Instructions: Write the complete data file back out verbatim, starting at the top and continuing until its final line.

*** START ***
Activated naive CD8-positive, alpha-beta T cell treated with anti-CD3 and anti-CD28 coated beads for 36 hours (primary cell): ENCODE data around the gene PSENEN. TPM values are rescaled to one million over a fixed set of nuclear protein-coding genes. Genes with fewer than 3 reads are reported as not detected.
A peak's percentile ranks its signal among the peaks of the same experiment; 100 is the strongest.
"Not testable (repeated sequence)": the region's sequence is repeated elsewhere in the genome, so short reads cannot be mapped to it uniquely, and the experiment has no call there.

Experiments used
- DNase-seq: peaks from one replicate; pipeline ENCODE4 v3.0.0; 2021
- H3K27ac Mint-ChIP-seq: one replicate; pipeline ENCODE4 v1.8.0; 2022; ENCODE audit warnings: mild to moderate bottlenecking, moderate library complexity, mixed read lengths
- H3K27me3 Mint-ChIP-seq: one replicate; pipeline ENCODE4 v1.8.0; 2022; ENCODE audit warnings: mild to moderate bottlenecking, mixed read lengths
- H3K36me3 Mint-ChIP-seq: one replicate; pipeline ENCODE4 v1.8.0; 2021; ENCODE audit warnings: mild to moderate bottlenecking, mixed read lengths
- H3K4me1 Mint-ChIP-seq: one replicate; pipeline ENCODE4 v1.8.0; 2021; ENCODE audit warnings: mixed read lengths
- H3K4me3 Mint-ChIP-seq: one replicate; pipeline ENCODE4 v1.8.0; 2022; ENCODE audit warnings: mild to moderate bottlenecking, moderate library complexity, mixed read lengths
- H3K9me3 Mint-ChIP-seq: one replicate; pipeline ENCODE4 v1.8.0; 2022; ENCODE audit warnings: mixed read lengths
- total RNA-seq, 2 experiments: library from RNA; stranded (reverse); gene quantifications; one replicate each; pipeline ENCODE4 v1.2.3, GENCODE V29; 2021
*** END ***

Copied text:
Activated naive CD8-positive, alpha-beta T cell treated with anti-CD3 and anti-CD28 coated beads for 36 hours (primary cell): ENCODE data around the gene PSENEN. TPM values are rescaled to one million over a fixed set of nuclear protein-coding genes. Genes with fewer than 3 reads are reported as not detected.
A peak's percentile ranks its signal among the peaks of the same experiment; 100 is the strongest.
"Not testable (repeated sequence)": the region's sequence is repeated elsewhere in the genome, so short reads cannot be mapped to it uniquely, and the experiment has no call there.

Experiments used
- DNase-seq: peaks from one replicate; pipeline ENCODE4 v3.0.0; 2021
- H3K27ac Mint-ChIP-seq: one replicate; pipeline ENCODE4 v1.8.0; 2022; ENCODE audit warnings: mild to moderate bottlenecking, moderate library complexity, mixed read lengths
- H3K27me3 Mint-ChIP-seq: one replicate; pipeline ENCODE4 v1.8.0; 2022; ENCODE audit warnings: mild to moderate bottlenecking, mixed read lengths
- H3K36me3 Mint-ChIP-seq: one replicate; pipeline ENCODE4 v1.8.0; 2021; ENCODE audit warnings: mild to moderate bottlenecking, mixed read lengths
- H3K4me1 Mint-ChIP-seq: one replicate; pipeline ENCODE4 v1.8.0; 2021; ENCODE audit warnings: mixed read lengths
- H3K4me3 Mint-ChIP-seq: one replicate; pipeline ENCODE4 v1.8.0; 2022; ENCODE audit warnings: mild to moderate bottlenecking, moderate library complexity, mixed read lengths
- H3K9me3 Mint-ChIP-seq: one replicate; pipeline ENCODE4 v1.8.0; 2022; ENCODE audit warnings: mixed read lengths
- total RNA-seq, 2 experiments: library from RNA; stranded (reverse); gene quantifications; one replicate each; pipeline ENCODE4 v1.2.3, GENCODE V29; 2021